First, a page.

British Columbia

St. Paul's OD prevention site is 1st in Vancouver outside Downtown Eastside

A new overdose prevention site in the alley behind St. Paul's Hospital is the first place drug users can inject under supervision in Vancouver outside the Downtown Eastside neighbourhood.

The tent with four injection booths is located behind St. Paul's Hospital

Kevin King is a peer worker at the new overdose prevention site at St. Paul's Hospital. (Rafferty Baker/CBC)

Kevin King guides a man through the fentanyl testing process in a blue tent in the alley behind St. Paul's Hospital.

After a brief wait, King, a self-described rocker with dyed blond hair and multiple chains dangling near his belt, shows the man a single line on the test strip, revealing that the tiny sample of drugs tested contains fentanyl.

The man says he's been using the same drugs for months and hasn't overdosed, but leaves the facility discouraged, without injecting.

Drug users can have their drugs tested for fentanyl at the facility. (Rafferty Baker/CBC)

King is a peer worker at the new overdose prevention site — the only such site connected to a hospital in the province, and the only spot in Vancouver outside the Downtown Eastside where drug users can inject using clean equipment under the supervision of trained professionals and peers.

Drug users can have their drugs tested for fentanyl at the facility, which opened in early May.

King has what's called lived experience — he used to smoke crack, but now describes himself as a "functioning addict" who favours meth smoking. He's on hand at the facility to work with people as they inject their drugs of choice.

"Actually, I've never used a needle during my whole time being an addict. I hate needles," said King, who estimates he's personally stopped more than 100 overdoses.

"It's a whole different story when you're saving someone's life. Putting a Narcan needle [into someone], for me, it's second nature almost," he said.

Staff has plenty of Naloxone on hand to intervene if anyone falls victim to an overdose. But so far, none has been used. (Rafferty Baker/CBC)

King said he's lost as many as 20 close friends to overdoses, and even overdosed twice in the last year himself — both times ending up at the St. Paul's Emergency Room.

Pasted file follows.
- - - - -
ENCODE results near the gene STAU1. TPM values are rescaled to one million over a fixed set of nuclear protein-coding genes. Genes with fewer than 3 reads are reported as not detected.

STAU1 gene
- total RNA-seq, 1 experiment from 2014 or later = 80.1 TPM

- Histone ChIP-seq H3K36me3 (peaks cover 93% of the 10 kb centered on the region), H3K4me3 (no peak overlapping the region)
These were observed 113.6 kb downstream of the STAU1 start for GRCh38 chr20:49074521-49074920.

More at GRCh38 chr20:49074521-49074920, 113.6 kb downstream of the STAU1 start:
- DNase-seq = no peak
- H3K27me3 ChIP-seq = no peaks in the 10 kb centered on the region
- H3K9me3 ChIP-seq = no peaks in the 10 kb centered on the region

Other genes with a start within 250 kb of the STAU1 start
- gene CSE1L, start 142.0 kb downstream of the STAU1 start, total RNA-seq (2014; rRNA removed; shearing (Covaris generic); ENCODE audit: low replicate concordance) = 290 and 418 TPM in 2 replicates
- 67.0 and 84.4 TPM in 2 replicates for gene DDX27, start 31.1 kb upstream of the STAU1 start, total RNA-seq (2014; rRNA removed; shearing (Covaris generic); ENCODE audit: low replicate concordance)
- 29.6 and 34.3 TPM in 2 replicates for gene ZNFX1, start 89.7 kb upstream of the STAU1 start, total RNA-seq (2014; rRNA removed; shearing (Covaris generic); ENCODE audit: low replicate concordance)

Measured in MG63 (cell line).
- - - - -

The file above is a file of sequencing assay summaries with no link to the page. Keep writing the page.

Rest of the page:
According to Scott Harrison, director of addictions services with Providence Health Care, which operates St. Paul's Hospital, a big part of the new injection facility is engaging with drug users before the situation becomes an emergency.

The hospital handles many of the city's overdoses, and has developed a series of units that help people get addictions treatment. But Harrison said people only tend to engage after they overdose. And what was missing, he said, was the element of harm reduction.

"It's not just about enabling people to use drugs, this is [about] engaging people in healthcare, encouraging safer use and providing a safe space for people," said Harrison.

Clients at the facility get access to a variety of harm reduction equipment, from clean syringes to condoms. (Rafferty Baker/CBC)

"It's a terrifying world out there for substance users currently, with the mass poisonings related to fentanyl," he said, calling the public health emergency "the new normal that isn't going away anytime soon."

A trickle of clients

Harrison said involving peer programming in the medical system — hiring people like King to work with clients and patients — is the biggest change to healthcare since antibiotics.

The facility is being operated by RainCity Housing, and for now, it's a three-month pilot relying on $50,000 from Vancouver Coastal Health.

The tent has four booths for people to use drugs — smoking anything is not permitted on St. Paul's property — and a few patio lounge chairs for people to relax and hang around afterwards.

Isaac Malmgren, who's managing the site for RainCity, said if it gets busy, people will be limited to 30 minutes in a booth. He said the facility can handle 50 visits per day and it's open from 11 a.m. until 11 p.m.

But only a trickle of people are finding their way to the discreet tent. Malmgren said about 10 or 11 people per day on average are using the facility, but he's pleased with the steady increase.

"We're seeing a lot of people come by who are really excited to be able to walk to something within their neighbourhood, close to their home, where they can feel safe using," he said.

"You can walk in off the street; you don't have to check in with any other staff. You just come straight to us and do what you need to do in the tent and feel safe doing it."

Isaac Malmgren, who manages the new overdose prevention site outside St. Paul's Hospital in Vancouver, stands in front of the tent where drug users can inject under supervision. (Rafferty Baker/CBC)

Follow Rafferty Baker on Twitter: @raffertybaker

About the Author

Rafferty Baker is a video journalist with CBC News, based in Vancouver. You can find his stories on CBC Radio, television, and online at cbc.ca/bc.

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